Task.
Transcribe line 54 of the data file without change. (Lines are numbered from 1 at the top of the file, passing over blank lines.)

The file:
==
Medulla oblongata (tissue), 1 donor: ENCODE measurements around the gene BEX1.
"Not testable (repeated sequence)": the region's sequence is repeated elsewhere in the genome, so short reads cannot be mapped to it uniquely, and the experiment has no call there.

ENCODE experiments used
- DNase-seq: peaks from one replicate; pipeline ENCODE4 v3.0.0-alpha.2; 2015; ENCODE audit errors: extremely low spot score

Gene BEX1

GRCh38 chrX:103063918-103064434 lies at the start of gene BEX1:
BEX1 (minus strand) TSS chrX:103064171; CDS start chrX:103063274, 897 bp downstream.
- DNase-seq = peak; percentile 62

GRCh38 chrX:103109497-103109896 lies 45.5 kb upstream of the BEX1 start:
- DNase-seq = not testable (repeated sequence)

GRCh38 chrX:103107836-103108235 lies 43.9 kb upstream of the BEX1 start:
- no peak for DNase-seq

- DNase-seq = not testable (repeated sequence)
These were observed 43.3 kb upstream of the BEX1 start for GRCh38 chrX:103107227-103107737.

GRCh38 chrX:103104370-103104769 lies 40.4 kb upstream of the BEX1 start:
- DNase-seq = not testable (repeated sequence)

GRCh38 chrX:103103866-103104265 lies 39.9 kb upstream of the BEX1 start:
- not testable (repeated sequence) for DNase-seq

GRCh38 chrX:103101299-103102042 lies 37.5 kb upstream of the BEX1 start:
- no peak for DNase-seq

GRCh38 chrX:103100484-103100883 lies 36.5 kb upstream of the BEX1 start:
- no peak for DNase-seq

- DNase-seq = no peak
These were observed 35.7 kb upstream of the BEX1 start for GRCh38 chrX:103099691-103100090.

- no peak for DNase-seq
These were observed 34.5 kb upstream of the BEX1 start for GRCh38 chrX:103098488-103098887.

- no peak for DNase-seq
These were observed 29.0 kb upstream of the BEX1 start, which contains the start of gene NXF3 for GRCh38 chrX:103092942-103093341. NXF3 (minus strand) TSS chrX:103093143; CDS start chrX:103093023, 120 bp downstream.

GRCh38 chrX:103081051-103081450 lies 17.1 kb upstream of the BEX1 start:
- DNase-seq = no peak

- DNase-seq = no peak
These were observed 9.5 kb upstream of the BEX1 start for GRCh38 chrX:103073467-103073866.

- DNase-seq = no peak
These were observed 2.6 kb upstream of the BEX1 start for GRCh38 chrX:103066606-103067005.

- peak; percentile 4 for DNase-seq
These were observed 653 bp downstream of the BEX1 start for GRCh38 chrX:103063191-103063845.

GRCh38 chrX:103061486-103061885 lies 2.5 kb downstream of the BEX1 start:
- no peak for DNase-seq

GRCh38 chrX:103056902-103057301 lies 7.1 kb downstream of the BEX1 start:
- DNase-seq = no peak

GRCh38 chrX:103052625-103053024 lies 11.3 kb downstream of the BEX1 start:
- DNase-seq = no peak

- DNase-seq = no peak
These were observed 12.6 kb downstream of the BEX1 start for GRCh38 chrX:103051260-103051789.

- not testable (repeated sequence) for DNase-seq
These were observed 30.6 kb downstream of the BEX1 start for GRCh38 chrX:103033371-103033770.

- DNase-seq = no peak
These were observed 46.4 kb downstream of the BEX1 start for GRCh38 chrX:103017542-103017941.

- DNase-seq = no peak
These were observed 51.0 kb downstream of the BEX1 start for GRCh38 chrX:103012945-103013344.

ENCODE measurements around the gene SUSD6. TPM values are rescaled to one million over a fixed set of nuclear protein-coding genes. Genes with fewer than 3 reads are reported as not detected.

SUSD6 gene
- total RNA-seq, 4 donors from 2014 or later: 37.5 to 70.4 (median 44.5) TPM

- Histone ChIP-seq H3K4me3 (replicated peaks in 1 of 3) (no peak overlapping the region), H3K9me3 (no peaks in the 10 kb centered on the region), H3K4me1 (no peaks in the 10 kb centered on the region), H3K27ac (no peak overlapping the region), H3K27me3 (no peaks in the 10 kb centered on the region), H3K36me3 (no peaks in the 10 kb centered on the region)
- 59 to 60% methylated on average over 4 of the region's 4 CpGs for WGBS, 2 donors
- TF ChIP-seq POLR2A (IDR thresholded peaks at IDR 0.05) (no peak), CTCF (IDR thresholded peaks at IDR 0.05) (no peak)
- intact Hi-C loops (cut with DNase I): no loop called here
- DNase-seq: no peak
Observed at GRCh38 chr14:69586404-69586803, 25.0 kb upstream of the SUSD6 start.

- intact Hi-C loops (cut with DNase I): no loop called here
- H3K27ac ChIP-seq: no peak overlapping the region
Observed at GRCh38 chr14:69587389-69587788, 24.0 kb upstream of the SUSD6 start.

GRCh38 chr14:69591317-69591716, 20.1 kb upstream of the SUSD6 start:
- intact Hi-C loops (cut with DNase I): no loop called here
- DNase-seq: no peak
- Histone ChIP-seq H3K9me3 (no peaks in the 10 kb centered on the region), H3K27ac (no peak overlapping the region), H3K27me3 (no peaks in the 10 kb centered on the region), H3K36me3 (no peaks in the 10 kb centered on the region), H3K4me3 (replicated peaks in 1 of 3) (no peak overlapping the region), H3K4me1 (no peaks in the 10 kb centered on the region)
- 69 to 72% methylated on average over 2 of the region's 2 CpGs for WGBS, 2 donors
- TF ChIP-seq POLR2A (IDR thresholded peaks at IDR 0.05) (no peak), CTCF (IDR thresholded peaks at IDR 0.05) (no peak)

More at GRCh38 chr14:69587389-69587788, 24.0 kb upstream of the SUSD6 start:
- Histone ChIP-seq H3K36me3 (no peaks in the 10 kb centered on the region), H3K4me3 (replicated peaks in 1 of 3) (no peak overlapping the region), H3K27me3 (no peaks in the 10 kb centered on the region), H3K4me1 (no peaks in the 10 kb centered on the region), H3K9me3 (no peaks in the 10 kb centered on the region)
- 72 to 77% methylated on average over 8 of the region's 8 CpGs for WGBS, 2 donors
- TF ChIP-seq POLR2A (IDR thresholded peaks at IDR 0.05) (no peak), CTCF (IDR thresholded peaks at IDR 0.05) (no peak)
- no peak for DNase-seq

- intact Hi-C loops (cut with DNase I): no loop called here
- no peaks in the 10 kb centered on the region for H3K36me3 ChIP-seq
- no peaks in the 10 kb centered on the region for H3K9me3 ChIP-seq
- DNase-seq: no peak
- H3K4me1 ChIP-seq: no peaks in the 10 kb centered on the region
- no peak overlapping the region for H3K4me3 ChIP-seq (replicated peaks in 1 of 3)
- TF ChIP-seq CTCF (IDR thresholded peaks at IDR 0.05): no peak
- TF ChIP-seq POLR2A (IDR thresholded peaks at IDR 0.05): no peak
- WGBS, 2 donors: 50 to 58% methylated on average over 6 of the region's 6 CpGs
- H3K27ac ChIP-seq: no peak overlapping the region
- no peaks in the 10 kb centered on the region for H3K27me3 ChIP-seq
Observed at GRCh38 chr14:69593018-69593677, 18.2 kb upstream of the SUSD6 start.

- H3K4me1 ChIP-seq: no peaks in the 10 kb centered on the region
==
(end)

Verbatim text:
- Histone ChIP-seq H3K4me3 (replicated peaks in 1 of 3) (no peak overlapping the region), H3K9me3 (no peaks in the 10 kb centered on the region), H3K4me1 (no peaks in the 10 kb centered on the region), H3K27ac (no peak overlapping the region), H3K27me3 (no peaks in the 10 kb centered on the region), H3K36me3 (no peaks in the 10 kb centered on the region)